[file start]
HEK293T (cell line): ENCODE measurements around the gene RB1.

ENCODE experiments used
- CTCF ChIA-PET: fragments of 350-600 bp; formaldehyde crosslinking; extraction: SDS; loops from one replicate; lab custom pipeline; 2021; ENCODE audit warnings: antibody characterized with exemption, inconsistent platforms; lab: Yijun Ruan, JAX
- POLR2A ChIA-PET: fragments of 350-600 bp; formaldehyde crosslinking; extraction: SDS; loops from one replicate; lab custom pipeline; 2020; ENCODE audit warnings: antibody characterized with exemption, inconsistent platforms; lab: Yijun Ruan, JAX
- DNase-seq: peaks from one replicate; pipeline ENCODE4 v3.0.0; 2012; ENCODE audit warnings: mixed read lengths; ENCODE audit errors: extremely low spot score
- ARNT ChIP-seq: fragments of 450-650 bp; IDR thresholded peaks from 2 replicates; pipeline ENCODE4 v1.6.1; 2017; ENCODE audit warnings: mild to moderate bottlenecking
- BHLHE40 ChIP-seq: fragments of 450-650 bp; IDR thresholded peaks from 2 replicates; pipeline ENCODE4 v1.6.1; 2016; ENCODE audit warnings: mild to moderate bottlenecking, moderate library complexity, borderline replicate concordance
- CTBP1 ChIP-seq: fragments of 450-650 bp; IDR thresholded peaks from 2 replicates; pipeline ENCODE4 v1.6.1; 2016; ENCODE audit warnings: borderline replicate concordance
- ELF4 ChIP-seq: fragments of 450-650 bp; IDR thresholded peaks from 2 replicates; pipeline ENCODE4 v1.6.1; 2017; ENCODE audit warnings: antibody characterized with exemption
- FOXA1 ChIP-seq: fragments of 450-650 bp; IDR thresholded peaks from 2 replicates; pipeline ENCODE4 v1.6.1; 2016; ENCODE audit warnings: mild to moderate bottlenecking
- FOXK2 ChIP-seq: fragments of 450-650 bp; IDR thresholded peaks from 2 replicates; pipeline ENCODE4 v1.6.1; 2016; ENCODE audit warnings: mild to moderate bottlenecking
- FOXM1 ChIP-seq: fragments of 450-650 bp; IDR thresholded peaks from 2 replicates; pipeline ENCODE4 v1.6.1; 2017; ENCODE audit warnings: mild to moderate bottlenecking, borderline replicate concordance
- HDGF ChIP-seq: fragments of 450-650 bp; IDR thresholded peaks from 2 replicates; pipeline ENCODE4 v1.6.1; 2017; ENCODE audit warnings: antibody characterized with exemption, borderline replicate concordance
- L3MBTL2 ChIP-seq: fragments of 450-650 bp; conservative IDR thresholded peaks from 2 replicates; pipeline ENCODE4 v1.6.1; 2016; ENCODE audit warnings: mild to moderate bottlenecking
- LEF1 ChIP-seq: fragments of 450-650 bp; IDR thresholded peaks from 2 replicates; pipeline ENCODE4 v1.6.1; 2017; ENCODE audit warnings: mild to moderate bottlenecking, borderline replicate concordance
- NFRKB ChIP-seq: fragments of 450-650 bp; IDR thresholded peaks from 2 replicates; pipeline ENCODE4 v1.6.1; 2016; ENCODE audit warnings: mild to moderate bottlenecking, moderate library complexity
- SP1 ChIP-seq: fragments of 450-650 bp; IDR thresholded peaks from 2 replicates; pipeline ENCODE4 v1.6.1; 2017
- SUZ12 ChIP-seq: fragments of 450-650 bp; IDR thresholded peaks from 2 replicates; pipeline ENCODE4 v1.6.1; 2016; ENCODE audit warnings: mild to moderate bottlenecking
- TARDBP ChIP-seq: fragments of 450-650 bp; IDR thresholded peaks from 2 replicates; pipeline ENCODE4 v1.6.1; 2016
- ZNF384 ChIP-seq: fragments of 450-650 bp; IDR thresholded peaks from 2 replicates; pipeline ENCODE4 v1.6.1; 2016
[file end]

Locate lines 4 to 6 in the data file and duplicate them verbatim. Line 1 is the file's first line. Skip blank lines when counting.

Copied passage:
- POLR2A ChIA-PET: fragments of 350-600 bp; formaldehyde crosslinking; extraction: SDS; loops from one replicate; lab custom pipeline; 2020; ENCODE audit warnings: antibody characterized with exemption, inconsistent platforms; lab: Yijun Ruan, JAX
- DNase-seq: peaks from one replicate; pipeline ENCODE4 v3.0.0; 2012; ENCODE audit warnings: mixed read lengths; ENCODE audit errors: extremely low spot score
- ARNT ChIP-seq: fragments of 450-650 bp; IDR thresholded peaks from 2 replicates; pipeline ENCODE4 v1.6.1; 2017; ENCODE audit warnings: mild to moderate bottlenecking